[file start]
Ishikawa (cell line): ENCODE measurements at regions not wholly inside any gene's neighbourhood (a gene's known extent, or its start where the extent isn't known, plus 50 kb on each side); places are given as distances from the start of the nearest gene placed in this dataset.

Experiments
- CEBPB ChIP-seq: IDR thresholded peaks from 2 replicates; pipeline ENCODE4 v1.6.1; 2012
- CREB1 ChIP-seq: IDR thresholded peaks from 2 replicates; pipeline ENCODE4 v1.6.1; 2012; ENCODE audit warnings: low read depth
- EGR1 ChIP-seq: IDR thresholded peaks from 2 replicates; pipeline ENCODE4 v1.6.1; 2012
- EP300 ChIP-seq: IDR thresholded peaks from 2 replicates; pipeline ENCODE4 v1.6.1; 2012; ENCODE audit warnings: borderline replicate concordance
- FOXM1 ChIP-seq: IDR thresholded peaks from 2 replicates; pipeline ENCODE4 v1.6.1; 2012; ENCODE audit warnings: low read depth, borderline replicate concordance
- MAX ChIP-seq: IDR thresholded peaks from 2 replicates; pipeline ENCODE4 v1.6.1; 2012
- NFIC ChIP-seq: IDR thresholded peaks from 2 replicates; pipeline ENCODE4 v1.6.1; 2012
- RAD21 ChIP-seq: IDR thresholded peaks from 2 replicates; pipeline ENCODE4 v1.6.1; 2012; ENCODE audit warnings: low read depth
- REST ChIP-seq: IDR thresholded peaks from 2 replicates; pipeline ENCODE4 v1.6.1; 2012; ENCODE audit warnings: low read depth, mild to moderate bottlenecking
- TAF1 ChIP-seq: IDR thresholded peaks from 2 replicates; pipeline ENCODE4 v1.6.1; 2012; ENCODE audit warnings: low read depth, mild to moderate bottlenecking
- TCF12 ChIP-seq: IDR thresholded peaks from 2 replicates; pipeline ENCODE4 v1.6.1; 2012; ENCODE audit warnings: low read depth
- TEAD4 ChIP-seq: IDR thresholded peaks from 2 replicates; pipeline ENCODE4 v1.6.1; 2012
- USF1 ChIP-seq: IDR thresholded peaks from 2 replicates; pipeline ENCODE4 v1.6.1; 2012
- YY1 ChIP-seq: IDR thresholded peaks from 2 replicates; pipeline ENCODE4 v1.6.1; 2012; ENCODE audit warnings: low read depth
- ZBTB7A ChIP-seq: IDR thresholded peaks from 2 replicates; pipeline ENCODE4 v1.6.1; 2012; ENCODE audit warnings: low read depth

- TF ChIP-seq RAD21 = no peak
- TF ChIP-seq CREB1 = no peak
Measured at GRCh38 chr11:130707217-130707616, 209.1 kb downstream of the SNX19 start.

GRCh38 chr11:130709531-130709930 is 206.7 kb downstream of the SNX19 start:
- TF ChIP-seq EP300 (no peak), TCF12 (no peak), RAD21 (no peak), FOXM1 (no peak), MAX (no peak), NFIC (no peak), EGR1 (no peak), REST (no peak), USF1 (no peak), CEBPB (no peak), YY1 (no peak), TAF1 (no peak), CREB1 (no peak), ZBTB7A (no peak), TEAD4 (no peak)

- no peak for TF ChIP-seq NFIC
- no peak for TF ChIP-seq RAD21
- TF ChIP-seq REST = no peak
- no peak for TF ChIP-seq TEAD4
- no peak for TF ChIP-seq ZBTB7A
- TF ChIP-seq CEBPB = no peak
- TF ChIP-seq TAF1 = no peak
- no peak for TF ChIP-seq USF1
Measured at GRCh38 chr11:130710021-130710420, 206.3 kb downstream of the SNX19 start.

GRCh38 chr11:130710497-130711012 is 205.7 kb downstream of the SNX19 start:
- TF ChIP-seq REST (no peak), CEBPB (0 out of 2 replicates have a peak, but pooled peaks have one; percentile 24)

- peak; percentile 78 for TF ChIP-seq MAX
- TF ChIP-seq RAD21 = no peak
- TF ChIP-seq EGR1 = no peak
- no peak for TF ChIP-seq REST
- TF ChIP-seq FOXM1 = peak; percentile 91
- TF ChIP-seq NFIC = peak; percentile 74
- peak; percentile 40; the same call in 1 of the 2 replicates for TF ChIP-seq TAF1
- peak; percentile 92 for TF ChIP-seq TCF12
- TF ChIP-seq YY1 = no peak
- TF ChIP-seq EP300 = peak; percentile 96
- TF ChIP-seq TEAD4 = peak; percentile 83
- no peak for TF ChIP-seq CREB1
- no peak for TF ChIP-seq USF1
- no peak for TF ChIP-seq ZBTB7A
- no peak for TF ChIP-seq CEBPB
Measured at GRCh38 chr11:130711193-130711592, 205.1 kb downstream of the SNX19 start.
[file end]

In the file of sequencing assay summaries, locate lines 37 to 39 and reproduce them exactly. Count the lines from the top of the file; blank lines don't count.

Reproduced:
- no peak for TF ChIP-seq REST
- TF ChIP-seq FOXM1 = peak; percentile 91
- TF ChIP-seq NFIC = peak; percentile 74